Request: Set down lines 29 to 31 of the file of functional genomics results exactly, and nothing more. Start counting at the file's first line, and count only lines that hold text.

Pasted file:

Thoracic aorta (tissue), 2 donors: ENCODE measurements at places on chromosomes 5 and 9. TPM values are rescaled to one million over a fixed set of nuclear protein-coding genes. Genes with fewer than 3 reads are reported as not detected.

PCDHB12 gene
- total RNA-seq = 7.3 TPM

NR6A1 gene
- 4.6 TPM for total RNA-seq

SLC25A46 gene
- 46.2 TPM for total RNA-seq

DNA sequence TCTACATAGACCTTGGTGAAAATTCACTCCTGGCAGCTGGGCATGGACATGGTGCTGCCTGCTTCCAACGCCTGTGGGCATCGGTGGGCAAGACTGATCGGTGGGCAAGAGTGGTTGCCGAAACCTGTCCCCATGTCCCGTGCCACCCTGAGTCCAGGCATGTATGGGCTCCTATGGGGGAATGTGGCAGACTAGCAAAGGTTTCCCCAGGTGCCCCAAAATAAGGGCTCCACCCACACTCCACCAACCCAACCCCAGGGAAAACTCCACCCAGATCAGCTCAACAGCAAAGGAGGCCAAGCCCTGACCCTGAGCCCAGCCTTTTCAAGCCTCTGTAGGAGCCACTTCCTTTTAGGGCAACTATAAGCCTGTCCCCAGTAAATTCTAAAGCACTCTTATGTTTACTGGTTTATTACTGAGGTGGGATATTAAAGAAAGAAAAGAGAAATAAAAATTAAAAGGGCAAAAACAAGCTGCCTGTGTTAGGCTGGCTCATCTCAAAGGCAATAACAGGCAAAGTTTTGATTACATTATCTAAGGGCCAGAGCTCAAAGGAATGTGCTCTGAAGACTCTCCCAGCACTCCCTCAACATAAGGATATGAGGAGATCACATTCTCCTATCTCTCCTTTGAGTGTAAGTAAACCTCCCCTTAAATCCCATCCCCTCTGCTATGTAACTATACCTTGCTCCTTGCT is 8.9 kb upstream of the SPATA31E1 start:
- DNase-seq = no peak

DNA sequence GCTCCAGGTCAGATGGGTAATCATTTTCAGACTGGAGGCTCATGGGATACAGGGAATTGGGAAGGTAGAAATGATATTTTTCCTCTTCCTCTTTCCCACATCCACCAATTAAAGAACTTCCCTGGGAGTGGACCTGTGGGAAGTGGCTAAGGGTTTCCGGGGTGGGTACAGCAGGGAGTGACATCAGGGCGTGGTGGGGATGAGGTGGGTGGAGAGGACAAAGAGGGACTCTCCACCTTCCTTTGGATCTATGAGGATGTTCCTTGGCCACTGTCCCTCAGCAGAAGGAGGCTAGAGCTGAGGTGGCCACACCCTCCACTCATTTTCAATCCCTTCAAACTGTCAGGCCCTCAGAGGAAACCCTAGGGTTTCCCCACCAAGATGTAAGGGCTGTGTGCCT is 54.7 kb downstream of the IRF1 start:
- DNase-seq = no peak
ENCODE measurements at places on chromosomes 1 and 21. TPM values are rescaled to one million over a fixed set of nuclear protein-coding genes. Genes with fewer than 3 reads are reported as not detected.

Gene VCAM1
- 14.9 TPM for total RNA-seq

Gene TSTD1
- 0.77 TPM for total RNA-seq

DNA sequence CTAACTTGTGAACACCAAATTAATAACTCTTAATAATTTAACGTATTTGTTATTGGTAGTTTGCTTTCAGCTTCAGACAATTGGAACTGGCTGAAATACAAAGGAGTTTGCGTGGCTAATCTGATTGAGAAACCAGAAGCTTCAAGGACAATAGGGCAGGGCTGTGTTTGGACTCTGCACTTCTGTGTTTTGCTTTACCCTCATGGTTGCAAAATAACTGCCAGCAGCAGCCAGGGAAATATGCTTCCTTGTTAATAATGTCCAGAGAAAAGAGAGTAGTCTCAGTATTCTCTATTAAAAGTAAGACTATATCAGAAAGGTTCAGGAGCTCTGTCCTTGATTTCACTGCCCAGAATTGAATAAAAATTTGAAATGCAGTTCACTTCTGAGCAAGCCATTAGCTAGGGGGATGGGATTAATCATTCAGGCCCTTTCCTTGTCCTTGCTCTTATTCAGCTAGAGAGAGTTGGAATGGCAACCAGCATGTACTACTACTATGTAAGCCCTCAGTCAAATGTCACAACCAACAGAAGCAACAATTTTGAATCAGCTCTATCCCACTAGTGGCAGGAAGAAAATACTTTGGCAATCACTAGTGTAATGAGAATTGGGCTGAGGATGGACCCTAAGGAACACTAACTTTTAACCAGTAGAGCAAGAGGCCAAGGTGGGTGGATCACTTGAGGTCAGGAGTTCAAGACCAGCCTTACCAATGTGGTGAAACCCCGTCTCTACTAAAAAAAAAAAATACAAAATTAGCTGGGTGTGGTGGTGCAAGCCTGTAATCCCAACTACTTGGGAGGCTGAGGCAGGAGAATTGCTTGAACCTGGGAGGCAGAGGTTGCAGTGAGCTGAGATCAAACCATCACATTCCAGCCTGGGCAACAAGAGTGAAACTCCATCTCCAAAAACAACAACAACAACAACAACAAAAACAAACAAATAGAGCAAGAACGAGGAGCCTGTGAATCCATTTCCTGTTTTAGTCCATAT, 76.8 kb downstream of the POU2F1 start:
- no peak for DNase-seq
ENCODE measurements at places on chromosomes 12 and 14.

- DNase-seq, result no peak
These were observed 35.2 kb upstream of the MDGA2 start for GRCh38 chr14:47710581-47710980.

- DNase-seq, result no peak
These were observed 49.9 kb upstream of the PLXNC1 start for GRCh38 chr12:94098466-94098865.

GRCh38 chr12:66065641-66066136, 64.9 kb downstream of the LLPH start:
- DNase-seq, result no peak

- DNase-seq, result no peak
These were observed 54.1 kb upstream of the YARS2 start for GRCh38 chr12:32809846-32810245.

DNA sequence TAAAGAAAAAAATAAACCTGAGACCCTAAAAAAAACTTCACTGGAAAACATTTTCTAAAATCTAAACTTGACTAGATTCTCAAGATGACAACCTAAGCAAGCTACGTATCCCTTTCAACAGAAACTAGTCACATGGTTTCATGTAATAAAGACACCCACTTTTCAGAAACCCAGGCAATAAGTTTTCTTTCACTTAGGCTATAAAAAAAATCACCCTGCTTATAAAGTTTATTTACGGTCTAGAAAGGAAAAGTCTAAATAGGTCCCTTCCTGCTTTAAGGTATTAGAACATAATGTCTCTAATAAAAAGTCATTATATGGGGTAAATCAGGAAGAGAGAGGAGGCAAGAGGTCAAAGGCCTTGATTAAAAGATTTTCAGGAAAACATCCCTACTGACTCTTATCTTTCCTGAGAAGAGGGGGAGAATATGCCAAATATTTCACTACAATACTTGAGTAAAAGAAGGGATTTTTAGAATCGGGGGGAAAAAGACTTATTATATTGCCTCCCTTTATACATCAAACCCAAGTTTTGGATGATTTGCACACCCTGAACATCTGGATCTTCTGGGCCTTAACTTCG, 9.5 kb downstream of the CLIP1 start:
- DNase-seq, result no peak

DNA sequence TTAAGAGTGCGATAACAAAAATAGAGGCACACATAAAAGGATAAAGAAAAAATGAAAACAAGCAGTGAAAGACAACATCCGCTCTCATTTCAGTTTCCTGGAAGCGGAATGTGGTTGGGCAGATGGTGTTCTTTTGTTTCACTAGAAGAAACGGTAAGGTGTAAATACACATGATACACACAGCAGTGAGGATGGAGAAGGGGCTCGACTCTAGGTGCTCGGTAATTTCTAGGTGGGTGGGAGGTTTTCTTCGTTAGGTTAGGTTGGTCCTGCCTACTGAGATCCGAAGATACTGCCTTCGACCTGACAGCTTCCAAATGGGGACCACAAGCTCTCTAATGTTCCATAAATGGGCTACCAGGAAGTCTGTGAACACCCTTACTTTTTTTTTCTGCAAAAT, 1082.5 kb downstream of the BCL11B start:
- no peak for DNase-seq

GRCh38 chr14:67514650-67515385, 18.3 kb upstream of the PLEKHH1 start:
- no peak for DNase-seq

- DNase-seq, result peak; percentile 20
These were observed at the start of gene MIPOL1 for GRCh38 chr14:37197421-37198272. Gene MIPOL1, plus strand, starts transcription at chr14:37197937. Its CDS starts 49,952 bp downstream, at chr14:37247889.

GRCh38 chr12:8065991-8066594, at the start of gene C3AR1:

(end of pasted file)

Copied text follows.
- DNase-seq, result no peak

DNA sequence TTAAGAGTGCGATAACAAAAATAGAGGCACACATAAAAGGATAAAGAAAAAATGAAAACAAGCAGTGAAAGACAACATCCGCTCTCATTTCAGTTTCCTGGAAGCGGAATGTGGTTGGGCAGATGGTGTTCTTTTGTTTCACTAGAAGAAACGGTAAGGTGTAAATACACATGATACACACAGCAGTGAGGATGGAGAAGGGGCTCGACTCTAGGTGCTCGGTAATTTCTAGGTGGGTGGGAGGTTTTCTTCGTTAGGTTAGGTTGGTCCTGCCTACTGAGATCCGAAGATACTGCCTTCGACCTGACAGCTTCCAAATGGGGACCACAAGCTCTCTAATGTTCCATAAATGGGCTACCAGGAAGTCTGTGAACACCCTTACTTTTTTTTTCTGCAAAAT, 1082.5 kb downstream of the BCL11B start:
- no peak for DNase-seq